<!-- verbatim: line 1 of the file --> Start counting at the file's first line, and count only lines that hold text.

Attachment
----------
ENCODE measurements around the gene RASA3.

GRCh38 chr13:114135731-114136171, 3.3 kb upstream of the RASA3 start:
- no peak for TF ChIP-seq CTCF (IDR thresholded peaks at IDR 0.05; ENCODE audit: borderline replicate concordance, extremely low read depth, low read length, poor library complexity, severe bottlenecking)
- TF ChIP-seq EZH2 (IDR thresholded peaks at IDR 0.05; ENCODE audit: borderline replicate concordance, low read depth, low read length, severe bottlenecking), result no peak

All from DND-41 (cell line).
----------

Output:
ENCODE measurements around the gene RASA3.